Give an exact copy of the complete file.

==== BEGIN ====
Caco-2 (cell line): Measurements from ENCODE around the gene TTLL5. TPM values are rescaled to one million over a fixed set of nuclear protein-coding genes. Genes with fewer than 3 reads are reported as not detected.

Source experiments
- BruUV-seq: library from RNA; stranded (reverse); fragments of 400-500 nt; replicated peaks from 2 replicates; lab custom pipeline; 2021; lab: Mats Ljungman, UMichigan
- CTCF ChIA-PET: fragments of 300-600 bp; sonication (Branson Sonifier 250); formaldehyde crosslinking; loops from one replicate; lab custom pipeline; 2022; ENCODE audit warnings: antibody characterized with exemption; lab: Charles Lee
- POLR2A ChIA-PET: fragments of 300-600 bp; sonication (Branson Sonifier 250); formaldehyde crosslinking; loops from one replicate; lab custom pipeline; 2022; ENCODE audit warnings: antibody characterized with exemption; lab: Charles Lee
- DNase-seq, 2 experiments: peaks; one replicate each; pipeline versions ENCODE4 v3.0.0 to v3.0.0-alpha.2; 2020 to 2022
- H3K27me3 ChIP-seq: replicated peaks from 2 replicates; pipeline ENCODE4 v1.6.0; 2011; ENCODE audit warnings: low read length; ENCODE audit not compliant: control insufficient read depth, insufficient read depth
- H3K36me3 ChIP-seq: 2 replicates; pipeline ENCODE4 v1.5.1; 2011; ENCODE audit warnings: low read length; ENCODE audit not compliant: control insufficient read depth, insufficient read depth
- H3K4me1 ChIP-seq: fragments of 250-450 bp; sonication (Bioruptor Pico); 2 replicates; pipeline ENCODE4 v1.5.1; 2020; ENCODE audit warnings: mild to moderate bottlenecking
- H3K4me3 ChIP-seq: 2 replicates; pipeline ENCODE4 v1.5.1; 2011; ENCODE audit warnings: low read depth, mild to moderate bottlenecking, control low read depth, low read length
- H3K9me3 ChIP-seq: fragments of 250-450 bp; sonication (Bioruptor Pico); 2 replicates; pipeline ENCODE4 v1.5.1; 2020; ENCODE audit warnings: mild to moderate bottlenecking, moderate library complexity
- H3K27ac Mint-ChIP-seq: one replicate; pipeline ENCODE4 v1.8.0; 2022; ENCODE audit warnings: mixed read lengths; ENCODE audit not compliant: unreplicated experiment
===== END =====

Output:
Caco-2 (cell line): Measurements from ENCODE around the gene TTLL5. TPM values are rescaled to one million over a fixed set of nuclear protein-coding genes. Genes with fewer than 3 reads are reported as not detected.

Source experiments
- BruUV-seq: library from RNA; stranded (reverse); fragments of 400-500 nt; replicated peaks from 2 replicates; lab custom pipeline; 2021; lab: Mats Ljungman, UMichigan
- CTCF ChIA-PET: fragments of 300-600 bp; sonication (Branson Sonifier 250); formaldehyde crosslinking; loops from one replicate; lab custom pipeline; 2022; ENCODE audit warnings: antibody characterized with exemption; lab: Charles Lee
- POLR2A ChIA-PET: fragments of 300-600 bp; sonication (Branson Sonifier 250); formaldehyde crosslinking; loops from one replicate; lab custom pipeline; 2022; ENCODE audit warnings: antibody characterized with exemption; lab: Charles Lee
- DNase-seq, 2 experiments: peaks; one replicate each; pipeline versions ENCODE4 v3.0.0 to v3.0.0-alpha.2; 2020 to 2022
- H3K27me3 ChIP-seq: replicated peaks from 2 replicates; pipeline ENCODE4 v1.6.0; 2011; ENCODE audit warnings: low read length; ENCODE audit not compliant: control insufficient read depth, insufficient read depth
- H3K36me3 ChIP-seq: 2 replicates; pipeline ENCODE4 v1.5.1; 2011; ENCODE audit warnings: low read length; ENCODE audit not compliant: control insufficient read depth, insufficient read depth
- H3K4me1 ChIP-seq: fragments of 250-450 bp; sonication (Bioruptor Pico); 2 replicates; pipeline ENCODE4 v1.5.1; 2020; ENCODE audit warnings: mild to moderate bottlenecking
- H3K4me3 ChIP-seq: 2 replicates; pipeline ENCODE4 v1.5.1; 2011; ENCODE audit warnings: low read depth, mild to moderate bottlenecking, control low read depth, low read length
- H3K9me3 ChIP-seq: fragments of 250-450 bp; sonication (Bioruptor Pico); 2 replicates; pipeline ENCODE4 v1.5.1; 2020; ENCODE audit warnings: mild to moderate bottlenecking, moderate library complexity
- H3K27ac Mint-ChIP-seq: one replicate; pipeline ENCODE4 v1.8.0; 2022; ENCODE audit warnings: mixed read lengths; ENCODE audit not compliant: unreplicated experiment